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In 'Neon Bull,' A Strange, Dreamy Road Movie Reveals A Vanishing Way Of Life

Cacá (played by Alyne Santana) is one of several characters who dreams of a life beyond the <em>vaquejada </em>in<em> </em><em>Neon Bull.</em>
Kino Lorber
Cacá (played by Alyne Santana) is one of several characters who dreams of a life beyond the vaquejada in Neon Bull.

Brazil has been in the news a lot these days, but not for happy reasons. As it prepares to host the Olympics this August, the economy is tanking, the president is heading toward impeachment and the country has become ground zero for the Zika virus. All this is enough to make one recall Charles de Gaulle's famously dismissive remark, "Brazil is not a serious country."

He was, of course, wrong. Brazil is one of the world's greatest and most exciting cultures, one in which the drama of modernity plays out every single day. This drama is masterfully caught by Neon Bull, a remarkable feature by Gabriel Mascaro that's set amid Brazil's version of rodeo, the vaquejada. Mascaro plops us into a back-country reality most of us have never seen and reveals it to be stranger and dreamier than we might think.

Shot in Northeast Brazil, Neon Bull is a road movie about a vanishing way of life. It follows the itinerant crew looking after the bulls that the cowboys chase on horseback during the show. There's the main character, Iremar, played by Juliano Cazarré, a bull wrangler who dreams of designing women's clothing, but in defiance of stereotypes, isn't gay. There's the foxy truck driver, Galega, who does exotic dancing wearing a horse's head, and her lippy adolescent daughter, Cacá who longs to own a horse. There's chubby Zé, who dreams of food and women, and the vain Júnior, who preeningly irons his shoulder-length tresses.

Mascaro's keen eye captures the nitty-gritty of their existence. We see the feeding, cleaning and shoveling up after the animals; the bouncy truck rides and bantering conversations; the nights spent sleeping in hammocks or having quick and easy hook-ups.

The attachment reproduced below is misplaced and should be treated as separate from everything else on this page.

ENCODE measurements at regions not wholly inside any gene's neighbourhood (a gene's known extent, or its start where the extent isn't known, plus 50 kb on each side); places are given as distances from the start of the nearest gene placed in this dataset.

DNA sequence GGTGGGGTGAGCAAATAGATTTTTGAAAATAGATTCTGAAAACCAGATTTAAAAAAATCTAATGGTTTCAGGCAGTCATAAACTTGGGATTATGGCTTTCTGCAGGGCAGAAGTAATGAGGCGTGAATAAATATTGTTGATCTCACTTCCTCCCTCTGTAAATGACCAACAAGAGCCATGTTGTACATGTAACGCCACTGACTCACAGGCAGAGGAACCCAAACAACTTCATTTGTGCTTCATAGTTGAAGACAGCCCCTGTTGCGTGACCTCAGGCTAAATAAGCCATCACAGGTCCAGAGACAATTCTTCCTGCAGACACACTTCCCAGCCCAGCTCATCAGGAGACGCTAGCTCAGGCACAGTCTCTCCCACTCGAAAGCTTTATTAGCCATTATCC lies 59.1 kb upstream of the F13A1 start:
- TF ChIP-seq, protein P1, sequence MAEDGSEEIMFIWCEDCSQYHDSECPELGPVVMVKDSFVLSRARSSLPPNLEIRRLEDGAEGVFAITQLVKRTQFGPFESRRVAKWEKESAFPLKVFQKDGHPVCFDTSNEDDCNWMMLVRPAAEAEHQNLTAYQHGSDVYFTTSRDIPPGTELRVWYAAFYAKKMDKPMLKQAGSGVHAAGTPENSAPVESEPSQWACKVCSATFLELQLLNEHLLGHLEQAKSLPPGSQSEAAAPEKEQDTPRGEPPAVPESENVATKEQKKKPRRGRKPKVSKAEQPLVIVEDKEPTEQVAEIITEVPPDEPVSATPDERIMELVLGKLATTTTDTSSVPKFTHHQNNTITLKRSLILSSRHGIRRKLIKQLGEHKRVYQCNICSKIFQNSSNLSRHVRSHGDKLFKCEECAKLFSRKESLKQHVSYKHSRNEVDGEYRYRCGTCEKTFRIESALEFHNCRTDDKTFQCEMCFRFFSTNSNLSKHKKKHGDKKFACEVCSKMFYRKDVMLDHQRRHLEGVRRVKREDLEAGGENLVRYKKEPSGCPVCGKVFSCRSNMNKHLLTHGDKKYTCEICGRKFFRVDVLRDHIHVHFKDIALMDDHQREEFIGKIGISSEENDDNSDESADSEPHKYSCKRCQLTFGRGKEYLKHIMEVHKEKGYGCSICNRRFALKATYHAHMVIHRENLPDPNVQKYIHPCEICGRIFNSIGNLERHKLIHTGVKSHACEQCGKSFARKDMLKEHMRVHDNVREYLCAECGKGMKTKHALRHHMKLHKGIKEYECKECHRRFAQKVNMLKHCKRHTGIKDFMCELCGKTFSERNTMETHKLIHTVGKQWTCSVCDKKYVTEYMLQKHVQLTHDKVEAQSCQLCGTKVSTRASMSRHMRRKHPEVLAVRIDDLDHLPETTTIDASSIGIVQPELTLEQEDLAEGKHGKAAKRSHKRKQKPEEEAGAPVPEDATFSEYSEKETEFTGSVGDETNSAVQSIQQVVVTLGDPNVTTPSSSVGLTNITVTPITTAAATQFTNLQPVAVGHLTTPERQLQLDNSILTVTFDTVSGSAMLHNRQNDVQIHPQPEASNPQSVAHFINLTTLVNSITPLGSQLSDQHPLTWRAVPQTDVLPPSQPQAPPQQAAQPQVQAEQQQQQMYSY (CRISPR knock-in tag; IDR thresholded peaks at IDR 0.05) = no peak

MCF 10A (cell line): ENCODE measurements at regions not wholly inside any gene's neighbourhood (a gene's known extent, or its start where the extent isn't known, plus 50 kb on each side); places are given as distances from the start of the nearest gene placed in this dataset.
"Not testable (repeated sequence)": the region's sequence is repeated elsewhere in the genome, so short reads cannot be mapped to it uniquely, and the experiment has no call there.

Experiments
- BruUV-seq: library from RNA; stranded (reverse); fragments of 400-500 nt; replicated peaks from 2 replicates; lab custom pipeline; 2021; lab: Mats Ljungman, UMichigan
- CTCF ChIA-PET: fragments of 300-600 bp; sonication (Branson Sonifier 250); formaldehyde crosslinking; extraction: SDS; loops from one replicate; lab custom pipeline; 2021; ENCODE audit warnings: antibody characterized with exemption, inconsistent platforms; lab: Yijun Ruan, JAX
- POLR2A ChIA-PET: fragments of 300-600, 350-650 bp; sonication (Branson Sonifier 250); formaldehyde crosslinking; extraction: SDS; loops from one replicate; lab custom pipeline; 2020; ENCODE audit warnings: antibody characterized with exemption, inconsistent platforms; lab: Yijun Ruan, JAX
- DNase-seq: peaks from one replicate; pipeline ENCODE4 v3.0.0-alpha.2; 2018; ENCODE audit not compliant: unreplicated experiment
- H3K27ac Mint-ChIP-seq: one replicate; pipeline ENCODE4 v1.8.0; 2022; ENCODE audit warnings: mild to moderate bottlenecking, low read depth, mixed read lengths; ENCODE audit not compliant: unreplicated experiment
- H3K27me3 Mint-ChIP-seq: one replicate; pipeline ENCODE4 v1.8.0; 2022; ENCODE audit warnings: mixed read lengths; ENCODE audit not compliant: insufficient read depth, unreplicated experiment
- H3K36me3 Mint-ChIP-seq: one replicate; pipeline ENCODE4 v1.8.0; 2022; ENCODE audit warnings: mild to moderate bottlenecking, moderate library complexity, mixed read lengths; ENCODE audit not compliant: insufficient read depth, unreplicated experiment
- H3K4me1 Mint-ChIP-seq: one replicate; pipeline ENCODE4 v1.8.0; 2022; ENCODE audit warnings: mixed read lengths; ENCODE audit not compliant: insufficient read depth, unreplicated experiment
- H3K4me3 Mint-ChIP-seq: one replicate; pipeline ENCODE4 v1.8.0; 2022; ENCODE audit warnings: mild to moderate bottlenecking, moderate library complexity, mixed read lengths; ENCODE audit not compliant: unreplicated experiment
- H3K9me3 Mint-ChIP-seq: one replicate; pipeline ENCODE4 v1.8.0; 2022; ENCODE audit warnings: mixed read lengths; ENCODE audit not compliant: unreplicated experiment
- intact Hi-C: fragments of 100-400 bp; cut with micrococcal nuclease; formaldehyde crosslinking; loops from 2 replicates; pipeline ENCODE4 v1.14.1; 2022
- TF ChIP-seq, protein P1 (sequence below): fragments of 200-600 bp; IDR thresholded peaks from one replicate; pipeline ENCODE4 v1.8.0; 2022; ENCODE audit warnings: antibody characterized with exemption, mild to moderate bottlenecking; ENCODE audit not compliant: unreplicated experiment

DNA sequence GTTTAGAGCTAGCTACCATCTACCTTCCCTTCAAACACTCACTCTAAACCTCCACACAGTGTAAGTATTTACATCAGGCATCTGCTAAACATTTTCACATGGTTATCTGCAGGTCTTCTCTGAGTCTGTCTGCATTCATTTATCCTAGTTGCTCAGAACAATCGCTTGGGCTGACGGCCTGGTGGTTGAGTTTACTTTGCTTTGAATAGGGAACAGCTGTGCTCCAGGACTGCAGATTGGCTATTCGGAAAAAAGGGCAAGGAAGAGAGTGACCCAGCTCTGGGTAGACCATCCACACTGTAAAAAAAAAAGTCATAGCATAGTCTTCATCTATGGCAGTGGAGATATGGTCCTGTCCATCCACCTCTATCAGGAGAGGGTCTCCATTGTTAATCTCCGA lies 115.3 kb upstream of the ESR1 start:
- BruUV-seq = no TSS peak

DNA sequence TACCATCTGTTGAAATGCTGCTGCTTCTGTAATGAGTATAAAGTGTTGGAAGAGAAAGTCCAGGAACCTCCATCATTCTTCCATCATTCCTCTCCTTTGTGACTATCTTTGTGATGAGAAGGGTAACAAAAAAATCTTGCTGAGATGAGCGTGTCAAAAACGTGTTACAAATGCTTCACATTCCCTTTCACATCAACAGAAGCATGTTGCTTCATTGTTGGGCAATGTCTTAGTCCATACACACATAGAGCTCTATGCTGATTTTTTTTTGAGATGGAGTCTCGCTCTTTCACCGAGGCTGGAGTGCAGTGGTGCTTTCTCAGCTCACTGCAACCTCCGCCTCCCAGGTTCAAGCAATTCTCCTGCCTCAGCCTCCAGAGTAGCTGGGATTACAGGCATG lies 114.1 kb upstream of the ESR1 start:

While there's not much plot, Neon Bull is filled with funny bits, be it Galega giving herself a Brazilian wax job in the front seat of her truck when nobody's looking or, in a marvelous set-piece, Iremar and Zé heading off to commit a heist so startling your eyes will pop.

As the team drives from show to show, you may be reminded of Carlos Diegues' 1979 classic Bye Bye Brasil, about an old-fashioned traveling carnival facing a society increasingly dominated by TV. You find a similar collision of cultures in Neon Bull, whose very title contains the contradiction: While neon is the electric expression of commercial modernity, the bull is a metaphor for the raw, untamed animal spirits you find in the rural countryside.

Iremar, Galega and the rest are caught between the neon and the bull. In their daily being — and Mascaro emphasizes the physicality of human bodies — they live akin to the animals they tend, from eating and going to the bathroom outdoors to raw sexual behavior. Iremar's long sex scene with a pregnant security guard clearly echoes the scene we've seen earlier of a randy stallion.

Yet as Iremar and his comrades travel the bleak Northeastern landscape, they stumble across unexpected outposts of capitalist modernity — power plants, fashion malls in the middle of nowhere, even an ugly stretch of wasteland magically transformed by colorful patches of fabric thrown away by a nearby garment factory.

Caught up in the spirit of change, Neon Bull's characters aspire to something grander and more beautiful than what they have, none more so than Iremar, who dreams of buying his own sewing machine and who insists, "I may be a cowboy but I have good taste."

Mascaro honors such aspiration by taking his characters seriously — they aren't deluded or figures of fun — and by filming them with an eye attuned to beauty. After all, just because people are poor, there's no reason they have to be shot poorly.

Late in the film, we're given a poetic little scene that encapsulates all of Neon Bull's hope and melancholy. It's twilight and Cacá is standing on the slats of the cattle pen that holds the white bulls. Over their heads she holds a stick from which dangles a small model of winged Pegasus with a tiny pink light glowing in its head. We sense that this is her fantasy — to have such a horse and fly away to somewhere better. But we also know that this Pegasus is just an inexpensive toy and that she, like Iremar and her mother and Júnior and Zé, may not be able to escape, that for all their brave dreams and struggles, they will remain penned in.

Copyright 2021 Fresh Air. To see more, visit Fresh Air.

John Powers
John Powers is the pop culture and critic-at-large on NPR's Fresh Air with Terry Gross. He previously served for six years as the film critic.